Don’t: Diet

Endurance activities require adequate fuel and calories, which makes any sort of restriction a recipe for disaster. In fact, Blakely warns that restricting calories and carbs can—and likely will—have a negative impact on your performance. “While some people might naturally see some weight loss during endurance training, others might maintain or even see slight gains,” she says. “It’s most important to make sure you’re properly fueled so you can feel good, recover properly, and perform at your best.”

Do: Get adequate protein

While a runner or cyclist may not need as much protein as a bodybuilder, they still need more than the minimum requirement for the average adult (0.8 grams per kilogram of body weight) in order to fuel their activity and recover their muscles. “Protein recommendations for athletes typically range from 1.2  to 2.0 grams per kilogram of body weight per day, with endurance athletes usually in the lower end of the range, depending on needs, often between 1.2 to 1.6 grams per kilogram of body weight per day,” Blakely says. “That would have a 160-pound endurance athlete between around 90 to 120 grams of protein daily.”

Read More: 9 Easy Ways To Increase Your Protein Intake

On your quest to meet that total daily mark, Blakely recommends incorporating 15 to 30 grams of protein immediately pre- or post-workout to help maximize muscle synthesis and recovery.

Don’t: Skip post-workout meals

“A couple of hours after finishing endurance exercise is prime time for repairing muscles and replenishing glycogen stores,” says Blakely. “Since exercise can be an appetite suppressant, an athlete may not always feel like eating right after finishing an activity, but they’ll get better recovery if they do. It can be as simple as a protein drink and a piece of fruit, or can be a completely balanced meal with protein, starches, and fats.”

Do: Get the post-workout carb-to-protein ratio right

As important as post-workout protein is, make sure you’re chowing down on the right ratio of carbs to protein after a long-haul effort. The nutrient breakdown should equate to significantly more carbohydrates than protein, notes Ehsani, who recommends aiming for a ratio of 4:1 carbohydrates to protein. “Instead of just having a scoop of protein with water post-workout, have a fruit smoothie made with that plus 100-percent orange juice, a frozen banana, mangos, baby spinach, and Greek yogurt,” she suggests. This way, you get enough protein and the ample amounts of carbohydrates your body needs to restock energy stores for your next effort.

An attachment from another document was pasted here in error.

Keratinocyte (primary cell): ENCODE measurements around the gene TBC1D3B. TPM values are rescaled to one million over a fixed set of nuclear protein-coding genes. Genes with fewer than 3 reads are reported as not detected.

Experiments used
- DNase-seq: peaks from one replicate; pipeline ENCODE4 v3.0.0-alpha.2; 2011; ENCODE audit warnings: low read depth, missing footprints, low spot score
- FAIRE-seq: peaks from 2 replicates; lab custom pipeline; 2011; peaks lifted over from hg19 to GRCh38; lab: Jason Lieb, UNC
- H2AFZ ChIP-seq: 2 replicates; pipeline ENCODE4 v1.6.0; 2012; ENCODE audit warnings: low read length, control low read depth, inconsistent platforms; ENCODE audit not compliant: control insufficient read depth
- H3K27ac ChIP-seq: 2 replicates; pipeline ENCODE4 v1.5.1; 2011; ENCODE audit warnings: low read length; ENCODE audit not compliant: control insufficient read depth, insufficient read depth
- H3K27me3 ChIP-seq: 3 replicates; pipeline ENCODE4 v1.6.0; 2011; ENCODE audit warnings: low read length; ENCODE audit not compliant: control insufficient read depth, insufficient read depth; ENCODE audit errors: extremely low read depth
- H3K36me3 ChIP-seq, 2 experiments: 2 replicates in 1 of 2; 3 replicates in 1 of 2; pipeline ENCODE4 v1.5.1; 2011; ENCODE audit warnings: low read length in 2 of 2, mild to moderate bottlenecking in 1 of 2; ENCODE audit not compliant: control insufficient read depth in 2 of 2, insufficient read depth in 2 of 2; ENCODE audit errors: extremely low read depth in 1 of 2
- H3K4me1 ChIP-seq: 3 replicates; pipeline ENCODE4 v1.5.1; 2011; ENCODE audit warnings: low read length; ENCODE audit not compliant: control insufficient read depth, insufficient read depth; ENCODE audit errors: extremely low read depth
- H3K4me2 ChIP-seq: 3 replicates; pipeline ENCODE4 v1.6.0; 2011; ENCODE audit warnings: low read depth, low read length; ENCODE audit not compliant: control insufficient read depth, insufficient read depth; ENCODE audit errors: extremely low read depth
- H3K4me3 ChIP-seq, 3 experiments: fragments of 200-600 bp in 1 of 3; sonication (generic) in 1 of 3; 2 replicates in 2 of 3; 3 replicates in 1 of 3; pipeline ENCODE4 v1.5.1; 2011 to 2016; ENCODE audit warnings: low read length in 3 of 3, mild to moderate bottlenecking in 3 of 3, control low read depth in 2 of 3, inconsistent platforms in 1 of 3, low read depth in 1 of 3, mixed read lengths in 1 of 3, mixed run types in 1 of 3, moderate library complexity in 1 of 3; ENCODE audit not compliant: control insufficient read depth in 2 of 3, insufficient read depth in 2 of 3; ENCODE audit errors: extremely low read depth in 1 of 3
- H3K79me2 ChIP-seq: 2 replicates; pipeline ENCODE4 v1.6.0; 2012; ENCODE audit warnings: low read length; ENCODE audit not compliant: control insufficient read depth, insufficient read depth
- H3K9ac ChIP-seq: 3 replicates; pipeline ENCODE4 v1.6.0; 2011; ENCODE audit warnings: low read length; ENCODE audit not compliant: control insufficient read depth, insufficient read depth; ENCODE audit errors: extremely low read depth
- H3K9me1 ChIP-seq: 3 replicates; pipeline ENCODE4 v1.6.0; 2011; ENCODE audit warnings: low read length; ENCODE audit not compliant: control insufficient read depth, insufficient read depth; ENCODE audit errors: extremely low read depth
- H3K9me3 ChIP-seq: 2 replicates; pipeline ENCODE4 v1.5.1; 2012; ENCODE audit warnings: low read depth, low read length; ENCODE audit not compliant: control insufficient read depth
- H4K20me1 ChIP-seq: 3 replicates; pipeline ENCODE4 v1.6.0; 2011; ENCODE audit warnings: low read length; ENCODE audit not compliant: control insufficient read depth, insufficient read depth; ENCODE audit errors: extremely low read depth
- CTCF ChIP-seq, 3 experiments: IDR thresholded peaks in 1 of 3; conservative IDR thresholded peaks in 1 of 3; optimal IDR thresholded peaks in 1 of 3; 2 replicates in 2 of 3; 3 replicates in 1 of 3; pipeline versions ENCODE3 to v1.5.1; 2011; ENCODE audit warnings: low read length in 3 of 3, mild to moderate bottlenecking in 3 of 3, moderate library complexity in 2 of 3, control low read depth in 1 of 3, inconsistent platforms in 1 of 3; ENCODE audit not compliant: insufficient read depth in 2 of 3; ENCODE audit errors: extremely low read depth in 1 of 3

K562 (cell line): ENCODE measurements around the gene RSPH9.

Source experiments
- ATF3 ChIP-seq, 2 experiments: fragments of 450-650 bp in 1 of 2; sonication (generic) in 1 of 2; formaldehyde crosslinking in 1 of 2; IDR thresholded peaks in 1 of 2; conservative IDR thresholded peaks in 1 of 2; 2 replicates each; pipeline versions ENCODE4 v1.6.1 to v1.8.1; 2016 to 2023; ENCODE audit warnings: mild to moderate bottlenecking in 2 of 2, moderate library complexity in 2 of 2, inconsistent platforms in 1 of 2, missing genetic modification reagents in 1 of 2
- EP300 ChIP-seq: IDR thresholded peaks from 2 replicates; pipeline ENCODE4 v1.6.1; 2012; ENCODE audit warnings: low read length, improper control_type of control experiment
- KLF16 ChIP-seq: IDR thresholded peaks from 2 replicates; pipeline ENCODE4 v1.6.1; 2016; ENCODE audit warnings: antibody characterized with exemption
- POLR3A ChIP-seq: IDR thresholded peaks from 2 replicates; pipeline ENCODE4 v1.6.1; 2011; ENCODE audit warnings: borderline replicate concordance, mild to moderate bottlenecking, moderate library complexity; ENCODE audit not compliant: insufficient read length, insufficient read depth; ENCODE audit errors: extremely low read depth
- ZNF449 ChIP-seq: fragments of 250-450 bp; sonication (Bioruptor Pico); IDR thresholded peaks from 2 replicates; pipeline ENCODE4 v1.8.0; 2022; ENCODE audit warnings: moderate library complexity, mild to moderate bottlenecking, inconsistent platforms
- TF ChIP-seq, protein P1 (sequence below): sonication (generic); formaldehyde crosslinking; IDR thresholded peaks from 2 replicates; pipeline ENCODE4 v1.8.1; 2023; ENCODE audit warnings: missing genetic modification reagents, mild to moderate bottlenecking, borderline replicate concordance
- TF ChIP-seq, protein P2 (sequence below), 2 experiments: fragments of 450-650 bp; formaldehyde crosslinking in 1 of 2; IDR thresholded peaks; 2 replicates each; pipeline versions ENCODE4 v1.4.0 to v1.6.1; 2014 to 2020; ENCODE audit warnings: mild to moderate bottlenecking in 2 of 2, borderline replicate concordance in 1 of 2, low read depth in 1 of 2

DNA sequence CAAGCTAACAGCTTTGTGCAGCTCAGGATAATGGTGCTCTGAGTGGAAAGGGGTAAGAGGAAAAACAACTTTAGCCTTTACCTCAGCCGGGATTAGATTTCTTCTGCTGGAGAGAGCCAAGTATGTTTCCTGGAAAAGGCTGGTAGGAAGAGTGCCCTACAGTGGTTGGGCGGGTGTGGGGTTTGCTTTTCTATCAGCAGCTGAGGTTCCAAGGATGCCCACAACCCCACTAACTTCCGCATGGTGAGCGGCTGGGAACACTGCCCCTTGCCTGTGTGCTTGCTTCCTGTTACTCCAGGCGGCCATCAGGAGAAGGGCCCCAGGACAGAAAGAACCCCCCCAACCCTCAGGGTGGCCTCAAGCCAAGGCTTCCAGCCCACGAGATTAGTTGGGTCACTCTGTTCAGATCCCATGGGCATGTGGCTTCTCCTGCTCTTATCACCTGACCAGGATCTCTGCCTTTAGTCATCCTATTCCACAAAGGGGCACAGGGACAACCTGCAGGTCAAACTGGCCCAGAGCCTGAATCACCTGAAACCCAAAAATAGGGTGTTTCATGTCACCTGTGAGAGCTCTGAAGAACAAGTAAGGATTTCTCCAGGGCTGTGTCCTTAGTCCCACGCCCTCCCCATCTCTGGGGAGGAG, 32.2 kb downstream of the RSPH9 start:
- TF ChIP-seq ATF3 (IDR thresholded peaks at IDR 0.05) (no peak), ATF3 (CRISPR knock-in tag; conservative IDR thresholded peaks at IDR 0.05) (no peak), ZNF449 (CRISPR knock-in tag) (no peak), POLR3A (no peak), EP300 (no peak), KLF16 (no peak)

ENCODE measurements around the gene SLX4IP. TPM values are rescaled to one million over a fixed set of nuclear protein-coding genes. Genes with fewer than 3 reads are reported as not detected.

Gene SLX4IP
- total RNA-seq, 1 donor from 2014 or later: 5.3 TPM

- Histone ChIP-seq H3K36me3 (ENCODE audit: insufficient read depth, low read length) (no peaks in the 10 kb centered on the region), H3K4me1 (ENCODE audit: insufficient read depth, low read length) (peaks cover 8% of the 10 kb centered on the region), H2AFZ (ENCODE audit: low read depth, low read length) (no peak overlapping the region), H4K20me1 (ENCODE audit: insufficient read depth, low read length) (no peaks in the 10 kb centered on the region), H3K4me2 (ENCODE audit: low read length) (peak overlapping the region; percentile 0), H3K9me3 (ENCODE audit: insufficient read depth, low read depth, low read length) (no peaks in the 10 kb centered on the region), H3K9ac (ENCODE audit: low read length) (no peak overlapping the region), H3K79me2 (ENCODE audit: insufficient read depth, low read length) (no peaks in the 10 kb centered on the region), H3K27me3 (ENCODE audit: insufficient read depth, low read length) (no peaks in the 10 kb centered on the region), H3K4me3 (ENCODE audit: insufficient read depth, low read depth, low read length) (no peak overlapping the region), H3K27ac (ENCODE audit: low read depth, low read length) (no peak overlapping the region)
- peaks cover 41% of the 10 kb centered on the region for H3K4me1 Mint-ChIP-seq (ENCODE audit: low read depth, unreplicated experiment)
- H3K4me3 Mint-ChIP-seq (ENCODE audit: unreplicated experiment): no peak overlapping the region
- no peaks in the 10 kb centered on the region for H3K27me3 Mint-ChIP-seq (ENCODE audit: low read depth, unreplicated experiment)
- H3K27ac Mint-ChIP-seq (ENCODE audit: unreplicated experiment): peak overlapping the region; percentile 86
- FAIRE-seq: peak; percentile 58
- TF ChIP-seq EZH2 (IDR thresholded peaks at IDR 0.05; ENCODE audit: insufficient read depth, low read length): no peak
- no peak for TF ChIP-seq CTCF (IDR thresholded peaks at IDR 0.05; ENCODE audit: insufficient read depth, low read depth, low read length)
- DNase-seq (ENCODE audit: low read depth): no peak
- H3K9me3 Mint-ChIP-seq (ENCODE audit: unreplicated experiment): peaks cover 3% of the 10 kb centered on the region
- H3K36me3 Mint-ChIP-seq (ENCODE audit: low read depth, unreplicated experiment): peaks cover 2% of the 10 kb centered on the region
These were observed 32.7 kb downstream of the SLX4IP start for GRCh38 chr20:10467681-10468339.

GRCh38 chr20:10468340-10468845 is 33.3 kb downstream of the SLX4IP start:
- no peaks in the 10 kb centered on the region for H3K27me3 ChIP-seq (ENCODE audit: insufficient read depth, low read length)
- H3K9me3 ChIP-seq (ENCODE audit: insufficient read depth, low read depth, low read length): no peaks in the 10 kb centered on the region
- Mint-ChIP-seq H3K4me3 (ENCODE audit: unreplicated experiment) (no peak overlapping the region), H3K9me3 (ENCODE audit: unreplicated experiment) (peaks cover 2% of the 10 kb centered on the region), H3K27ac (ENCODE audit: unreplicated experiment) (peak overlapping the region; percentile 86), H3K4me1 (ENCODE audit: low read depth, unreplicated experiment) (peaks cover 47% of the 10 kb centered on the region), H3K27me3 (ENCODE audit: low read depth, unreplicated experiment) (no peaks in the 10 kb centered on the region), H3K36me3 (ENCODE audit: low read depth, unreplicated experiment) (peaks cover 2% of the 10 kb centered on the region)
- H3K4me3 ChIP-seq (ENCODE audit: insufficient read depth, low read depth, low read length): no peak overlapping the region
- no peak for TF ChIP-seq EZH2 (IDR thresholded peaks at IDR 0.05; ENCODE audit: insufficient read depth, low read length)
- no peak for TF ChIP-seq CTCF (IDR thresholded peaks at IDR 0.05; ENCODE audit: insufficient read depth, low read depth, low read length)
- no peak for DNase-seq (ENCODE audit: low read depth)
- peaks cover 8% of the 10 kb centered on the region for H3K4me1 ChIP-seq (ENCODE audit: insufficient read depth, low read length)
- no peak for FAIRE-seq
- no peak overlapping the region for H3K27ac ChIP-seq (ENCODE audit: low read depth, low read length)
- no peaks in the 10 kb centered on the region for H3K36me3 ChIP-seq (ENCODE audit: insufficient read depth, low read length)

Do: Test out new foods and products before competition day

Whether it’s an influx of carbohydrates or a new electrolyte-rich beverage, Ehsani recommends testing out new products or habits during training, not on competition day. “If you’d like to use carbohydrate gels that contain caffeine during your marathon but have never tried before during long training runs, start using it during training or you might experience gut havoc on race day,” she says. “You have to train your stomach to be able to tolerate a carb gel and caffeine first; it will take practice and you can experiment with different ones to see which ones you feel best consuming.” 

Do: Determine your sweat rate

Knowing about how much you sweat per hour can help you tailor your hydration regimen for training and racing, and better plan for how much fluid you will need before, during, and after your effort, according to The Vitamin Shoppe nutritionist Brittany Michels, R.D.N. While there are plenty of online sweat-rate calculators you can plug your deets into, she recommends using the following formula: 16 x [(weight in pounds before activity)- (weight in pounds after activity)] + (ounces of fluids consumed during activity) = Sweat loss in ounces per time of activity. So, for example, if you weighed 150 pounds before training, 148 pounds, and drank 48 ounces of water over the course of your two-hour workout, your calculation would look like: 

Sweat Loss Calculator Example:

16 x [(150 pounds) -(148 pounds)] + 48 ounces= 80 ounces in 2 hours (a.k.a. 40 ounces per hour)

Since different people sweat different amounts during exercise, understanding your unique hydration needs can be really important for performance and health as an endurance athlete.